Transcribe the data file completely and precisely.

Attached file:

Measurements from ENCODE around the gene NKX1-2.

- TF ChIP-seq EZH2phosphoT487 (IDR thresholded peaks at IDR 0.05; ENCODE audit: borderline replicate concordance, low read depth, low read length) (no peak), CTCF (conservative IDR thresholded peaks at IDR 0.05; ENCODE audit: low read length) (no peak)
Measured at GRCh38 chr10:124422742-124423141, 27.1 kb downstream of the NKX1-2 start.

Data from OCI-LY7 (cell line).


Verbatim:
Measurements from ENCODE around the gene NKX1-2.

- TF ChIP-seq EZH2phosphoT487 (IDR thresholded peaks at IDR 0.05; ENCODE audit: borderline replicate concordance, low read depth, low read length) (no peak), CTCF (conservative IDR thresholded peaks at IDR 0.05; ENCODE audit: low read length) (no peak)
Measured at GRCh38 chr10:124422742-124423141, 27.1 kb downstream of the NKX1-2 start.

Data from OCI-LY7 (cell line).